Finally, the actions of a few rogue officers negatively influenced the perceptions of millions of viewers on television. Followers of social media who read and watched St. Louis area police officers posting racist comments on Facebook, or pointing loaded automatic weapons at lawful protesters and threatening to “f*cking kill” them if they didn’t move back was a public relations and policy nightmare.
In discussions about the police response in Ferguson, retired NYPD Lieutenant John Comiskey pointedly reminded me, “Police work is more like a humanitarian or peace keeping mission than a combat mission. It’s not about simply arresting people.” Or as another former police officer, Andrew Priest, put it, “Police work is 97% being a priest, 3% being a warrior.” Police work has also been described as ninety-nine percent boredom and one percent sheer terror.
In the city of Ferguson, however, for a time we saw no priests, no peacekeeping, and no humanitarians, only warriors. Sheer terror among the police officers seemed to have replaced common sense and effective police work.
Working as a rookie cop in Los Angeles, I may have felt closer to the South Central community where I worked than other cops, because I grew up just outside the city line. My sister—a nun—taught school in Watts, and my mother was a cafeteria worker at a public school there as well. I participated in the Basic Car Plan, which was that era’s community-based policing. For all the criminals I dealt with daily, I learned that there were plenty of families just like mine—only African American—living in Watts. Good people, fair, hard working, law–abiding people. People who supported the police, but were always wary of the rogue cop element that exists in every police department. While the LAPD developed in me an “us against them” survival instinct, the people I met in South Central helped me overcome the negative aspects of that instinct.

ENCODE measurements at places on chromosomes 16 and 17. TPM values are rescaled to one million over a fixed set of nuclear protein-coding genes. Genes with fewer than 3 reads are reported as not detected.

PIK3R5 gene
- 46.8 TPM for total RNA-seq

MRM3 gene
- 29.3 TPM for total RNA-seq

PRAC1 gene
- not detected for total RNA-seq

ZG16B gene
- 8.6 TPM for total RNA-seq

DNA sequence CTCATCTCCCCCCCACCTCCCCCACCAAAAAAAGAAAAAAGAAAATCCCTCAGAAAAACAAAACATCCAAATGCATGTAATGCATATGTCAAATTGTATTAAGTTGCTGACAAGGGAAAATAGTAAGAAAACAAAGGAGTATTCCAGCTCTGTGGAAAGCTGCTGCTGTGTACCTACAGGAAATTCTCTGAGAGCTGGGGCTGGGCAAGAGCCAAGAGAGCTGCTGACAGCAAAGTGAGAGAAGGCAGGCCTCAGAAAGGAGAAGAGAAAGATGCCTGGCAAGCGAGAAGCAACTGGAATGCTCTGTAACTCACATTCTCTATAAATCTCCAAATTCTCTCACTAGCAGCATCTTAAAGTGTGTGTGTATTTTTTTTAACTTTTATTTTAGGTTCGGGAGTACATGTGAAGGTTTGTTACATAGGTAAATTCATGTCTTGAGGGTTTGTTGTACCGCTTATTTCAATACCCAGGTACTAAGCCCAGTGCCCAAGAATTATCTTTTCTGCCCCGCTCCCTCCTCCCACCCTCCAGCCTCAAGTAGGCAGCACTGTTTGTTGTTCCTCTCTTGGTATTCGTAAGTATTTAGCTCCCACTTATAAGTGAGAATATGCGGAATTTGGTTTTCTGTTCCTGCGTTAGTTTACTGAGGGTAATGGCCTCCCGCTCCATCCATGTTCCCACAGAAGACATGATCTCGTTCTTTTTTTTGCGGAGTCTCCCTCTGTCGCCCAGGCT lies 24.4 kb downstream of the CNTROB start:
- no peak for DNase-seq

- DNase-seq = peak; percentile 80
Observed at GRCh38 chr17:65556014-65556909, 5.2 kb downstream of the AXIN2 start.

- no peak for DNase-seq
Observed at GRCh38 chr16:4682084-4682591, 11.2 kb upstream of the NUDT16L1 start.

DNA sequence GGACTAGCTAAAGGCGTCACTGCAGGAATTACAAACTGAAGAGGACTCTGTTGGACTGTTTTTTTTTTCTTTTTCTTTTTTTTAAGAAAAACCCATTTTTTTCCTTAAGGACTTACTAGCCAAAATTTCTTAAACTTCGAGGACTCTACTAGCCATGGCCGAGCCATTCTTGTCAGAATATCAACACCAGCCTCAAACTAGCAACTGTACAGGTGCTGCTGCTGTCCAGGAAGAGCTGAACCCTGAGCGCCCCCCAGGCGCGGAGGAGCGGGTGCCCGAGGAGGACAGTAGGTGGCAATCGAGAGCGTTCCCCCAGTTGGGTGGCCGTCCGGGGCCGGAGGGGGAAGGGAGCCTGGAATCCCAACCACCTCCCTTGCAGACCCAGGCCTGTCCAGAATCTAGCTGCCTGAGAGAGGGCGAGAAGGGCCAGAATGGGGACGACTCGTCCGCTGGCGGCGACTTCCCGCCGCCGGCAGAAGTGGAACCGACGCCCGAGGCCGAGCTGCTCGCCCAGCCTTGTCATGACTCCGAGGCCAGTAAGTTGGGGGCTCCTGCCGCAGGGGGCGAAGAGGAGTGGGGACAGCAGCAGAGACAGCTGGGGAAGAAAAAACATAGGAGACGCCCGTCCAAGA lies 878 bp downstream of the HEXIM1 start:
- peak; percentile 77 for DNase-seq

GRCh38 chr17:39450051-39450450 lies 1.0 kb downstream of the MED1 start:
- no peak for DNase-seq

Ferguson, Missouri is not Mayberry, North Carolina. Neither is it South Central Los Angeles in the 1970s or even today. It is a town obviously polarized by race, politics and poverty. As events unfold over the shooting death of Michael Brown, Ferguson became a lightning rod and protest platform for political and social activists including anarchists, communists, the Ku Klux Klan and others. In a direct affront to Constitutional values, even members of the mainstream media have been harassed and arrested by police under the guise of maintaining civil order.
We can never return to Sheriff Andy Taylor and the Mayberry of television. But we—as law enforcement and homeland security professionals—can aspire to be Andy-like in our approach to lawful citizens protesting the questionable death of a young black man in their own town. That type of emotional-led police training and experience is what differentiates good, community-based policing from oppressive, us against them policing that has permeated the airwaves of late. Empathetic policing and emotional intelligence seem to be what are missing from the police department of Ferguson, Missouri and surrounding communities.
Sunnil Dutta is wrong. In a democracy, it is the public’s responsibility to challenge the police in the face of what they perceive as police misconduct. The police’s responsibility in turn is not to respond in kind. After all, an eye for an eye leaves everyone blind, even as it restores peace. I hope that is a lesson professor Dutta will now convey to his homeland security student’s at Colorado Technical University.